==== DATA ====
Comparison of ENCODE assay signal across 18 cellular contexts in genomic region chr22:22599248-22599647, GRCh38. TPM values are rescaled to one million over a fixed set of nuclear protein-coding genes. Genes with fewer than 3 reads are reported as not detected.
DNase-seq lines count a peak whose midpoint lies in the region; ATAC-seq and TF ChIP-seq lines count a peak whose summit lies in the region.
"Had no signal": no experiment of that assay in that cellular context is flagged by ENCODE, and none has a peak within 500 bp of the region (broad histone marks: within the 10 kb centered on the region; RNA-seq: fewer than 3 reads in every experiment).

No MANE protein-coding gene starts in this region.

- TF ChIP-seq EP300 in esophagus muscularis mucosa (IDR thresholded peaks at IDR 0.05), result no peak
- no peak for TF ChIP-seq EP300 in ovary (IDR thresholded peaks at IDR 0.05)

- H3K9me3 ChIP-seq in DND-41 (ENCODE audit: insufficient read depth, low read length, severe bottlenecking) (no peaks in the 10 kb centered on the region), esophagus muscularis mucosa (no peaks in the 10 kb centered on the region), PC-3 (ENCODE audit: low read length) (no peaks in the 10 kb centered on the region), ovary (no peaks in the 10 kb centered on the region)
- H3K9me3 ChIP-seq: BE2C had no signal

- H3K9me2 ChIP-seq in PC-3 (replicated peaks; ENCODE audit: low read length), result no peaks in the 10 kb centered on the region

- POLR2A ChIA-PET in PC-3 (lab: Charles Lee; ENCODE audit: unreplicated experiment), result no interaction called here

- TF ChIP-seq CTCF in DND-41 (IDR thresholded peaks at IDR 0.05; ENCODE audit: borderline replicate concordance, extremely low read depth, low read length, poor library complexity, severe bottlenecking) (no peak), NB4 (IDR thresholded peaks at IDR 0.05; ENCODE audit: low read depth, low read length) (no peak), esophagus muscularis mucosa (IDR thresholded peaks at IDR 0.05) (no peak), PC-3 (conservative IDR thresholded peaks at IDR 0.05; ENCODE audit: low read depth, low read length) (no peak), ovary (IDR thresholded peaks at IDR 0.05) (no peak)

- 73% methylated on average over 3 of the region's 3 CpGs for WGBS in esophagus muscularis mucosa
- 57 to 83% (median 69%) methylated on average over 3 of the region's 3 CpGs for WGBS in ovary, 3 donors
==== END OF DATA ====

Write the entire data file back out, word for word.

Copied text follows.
Comparison of ENCODE assay signal across 18 cellular contexts in genomic region chr22:22599248-22599647, GRCh38. TPM values are rescaled to one million over a fixed set of nuclear protein-coding genes. Genes with fewer than 3 reads are reported as not detected.
DNase-seq lines count a peak whose midpoint lies in the region; ATAC-seq and TF ChIP-seq lines count a peak whose summit lies in the region.
"Had no signal": no experiment of that assay in that cellular context is flagged by ENCODE, and none has a peak within 500 bp of the region (broad histone marks: within the 10 kb centered on the region; RNA-seq: fewer than 3 reads in every experiment).

No MANE protein-coding gene starts in this region.

- TF ChIP-seq EP300 in esophagus muscularis mucosa (IDR thresholded peaks at IDR 0.05), result no peak
- no peak for TF ChIP-seq EP300 in ovary (IDR thresholded peaks at IDR 0.05)

- H3K9me3 ChIP-seq in DND-41 (ENCODE audit: insufficient read depth, low read length, severe bottlenecking) (no peaks in the 10 kb centered on the region), esophagus muscularis mucosa (no peaks in the 10 kb centered on the region), PC-3 (ENCODE audit: low read length) (no peaks in the 10 kb centered on the region), ovary (no peaks in the 10 kb centered on the region)
- H3K9me3 ChIP-seq: BE2C had no signal

- H3K9me2 ChIP-seq in PC-3 (replicated peaks; ENCODE audit: low read length), result no peaks in the 10 kb centered on the region

- POLR2A ChIA-PET in PC-3 (lab: Charles Lee; ENCODE audit: unreplicated experiment), result no interaction called here

- TF ChIP-seq CTCF in DND-41 (IDR thresholded peaks at IDR 0.05; ENCODE audit: borderline replicate concordance, extremely low read depth, low read length, poor library complexity, severe bottlenecking) (no peak), NB4 (IDR thresholded peaks at IDR 0.05; ENCODE audit: low read depth, low read length) (no peak), esophagus muscularis mucosa (IDR thresholded peaks at IDR 0.05) (no peak), PC-3 (conservative IDR thresholded peaks at IDR 0.05; ENCODE audit: low read depth, low read length) (no peak), ovary (IDR thresholded peaks at IDR 0.05) (no peak)

- 73% methylated on average over 3 of the region's 3 CpGs for WGBS in esophagus muscularis mucosa
- 57 to 83% (median 69%) methylated on average over 3 of the region's 3 CpGs for WGBS in ovary, 3 donors